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umm.. u got it down to some pretty good choices man. I think any of those would be great. if it was me I would go with the burton just because it all around a good board but because your just starting to board maybe something alittle stiffer just because it will be alittle easier to learn on it but that's just me. Also I suggest getting like a butt cushion or some sort of padding beacuse even though you skied your still going to fall and when fall hard haha.
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Old 01-22-2009, 12:29 AM   #4 (permalink)
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stay away from the burton while they make great clothing and decent bidnings their boards leave something to be desired. i would go the skunk ape lib is a great company and as mention NS (never summer) is also very reputable. its a common misconception to buy a burton when beginning this sport just because they are a huge name. while they are decent boards i would only buy on as a rock board there are way better companies out there and from your research you found pretty much all of them.
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Old 01-22-2009, 12:39 AM   #5 (permalink)
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I disagree burton makes very decent boards. Just stay away from the lower end ones. The Custom wide is an excellent choice, I've ridden the custom and been pretty spoiled by it.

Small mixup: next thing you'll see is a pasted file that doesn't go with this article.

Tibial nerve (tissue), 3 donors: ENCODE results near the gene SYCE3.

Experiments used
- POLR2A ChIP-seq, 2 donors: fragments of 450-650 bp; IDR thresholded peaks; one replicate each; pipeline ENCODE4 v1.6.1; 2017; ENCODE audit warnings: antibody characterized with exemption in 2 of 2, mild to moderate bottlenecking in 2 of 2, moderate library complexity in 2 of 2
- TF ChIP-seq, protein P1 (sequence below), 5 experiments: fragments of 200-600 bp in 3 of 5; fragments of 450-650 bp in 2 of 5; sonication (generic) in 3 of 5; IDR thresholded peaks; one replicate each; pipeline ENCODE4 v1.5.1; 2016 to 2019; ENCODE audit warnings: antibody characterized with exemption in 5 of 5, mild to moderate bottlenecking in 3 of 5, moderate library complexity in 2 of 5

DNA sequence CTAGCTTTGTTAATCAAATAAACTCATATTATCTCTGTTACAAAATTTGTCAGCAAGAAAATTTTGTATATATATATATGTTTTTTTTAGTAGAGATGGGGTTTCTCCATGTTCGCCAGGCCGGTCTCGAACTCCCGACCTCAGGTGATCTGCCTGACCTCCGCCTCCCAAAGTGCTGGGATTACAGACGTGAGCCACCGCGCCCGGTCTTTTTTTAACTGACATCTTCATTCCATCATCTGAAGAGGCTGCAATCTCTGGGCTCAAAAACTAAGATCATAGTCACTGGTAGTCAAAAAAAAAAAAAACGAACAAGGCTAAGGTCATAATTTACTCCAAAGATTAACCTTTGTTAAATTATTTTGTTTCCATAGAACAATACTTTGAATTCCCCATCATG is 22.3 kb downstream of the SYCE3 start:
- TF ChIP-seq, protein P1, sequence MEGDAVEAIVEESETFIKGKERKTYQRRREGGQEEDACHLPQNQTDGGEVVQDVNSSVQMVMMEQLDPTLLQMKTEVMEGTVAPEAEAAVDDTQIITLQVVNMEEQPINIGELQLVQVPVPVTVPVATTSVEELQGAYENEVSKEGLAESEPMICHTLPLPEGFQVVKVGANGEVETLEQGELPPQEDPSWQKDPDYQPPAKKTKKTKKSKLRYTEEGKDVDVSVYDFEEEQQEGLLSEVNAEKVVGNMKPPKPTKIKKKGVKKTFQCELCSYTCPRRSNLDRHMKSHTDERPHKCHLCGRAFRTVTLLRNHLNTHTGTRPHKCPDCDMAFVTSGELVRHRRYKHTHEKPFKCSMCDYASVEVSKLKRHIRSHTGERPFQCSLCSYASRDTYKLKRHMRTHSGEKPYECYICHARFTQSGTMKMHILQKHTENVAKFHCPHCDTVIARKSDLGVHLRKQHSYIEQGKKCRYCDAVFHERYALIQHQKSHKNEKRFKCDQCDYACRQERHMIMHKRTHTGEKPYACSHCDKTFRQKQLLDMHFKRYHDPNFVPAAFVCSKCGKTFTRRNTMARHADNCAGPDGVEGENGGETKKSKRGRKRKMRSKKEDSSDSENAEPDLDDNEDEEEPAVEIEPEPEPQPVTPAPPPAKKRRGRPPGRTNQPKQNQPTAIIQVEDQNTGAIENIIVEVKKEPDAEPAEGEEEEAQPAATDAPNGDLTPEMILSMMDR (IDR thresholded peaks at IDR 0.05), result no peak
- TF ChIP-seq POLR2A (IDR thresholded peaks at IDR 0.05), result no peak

Check out the Rome Anthem which is similiar to the custom and zeppelin, but a bit more flexy... better for beginners.
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Old 01-22-2009, 12:46 AM   #6 (permalink)
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while i agree with this i also disagree. if OP was choosing between the burton and say a 5150 or lamar i would say get the burton but of the choices he is considering the burton is on the low end.
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Old 01-22-2009, 12:56 AM   #7 (permalink)
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I talked to a dude in a local board shop this evening, and he said that the custom wide might be a bit stiff, and could slow learning progression for the beginner a bit. Same story for the Yukon and Arbor Roundhouse. If I could just pick without considering any of that, I would probably go w/ the Arbor because it looks badass. Does anyone have any feelings regarding which boards might be too stiff / advanced for the beginner. I want to get as good of a ride as could be recommended for a new boarder.
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Old 01-22-2009, 01:24 AM   #8 (permalink)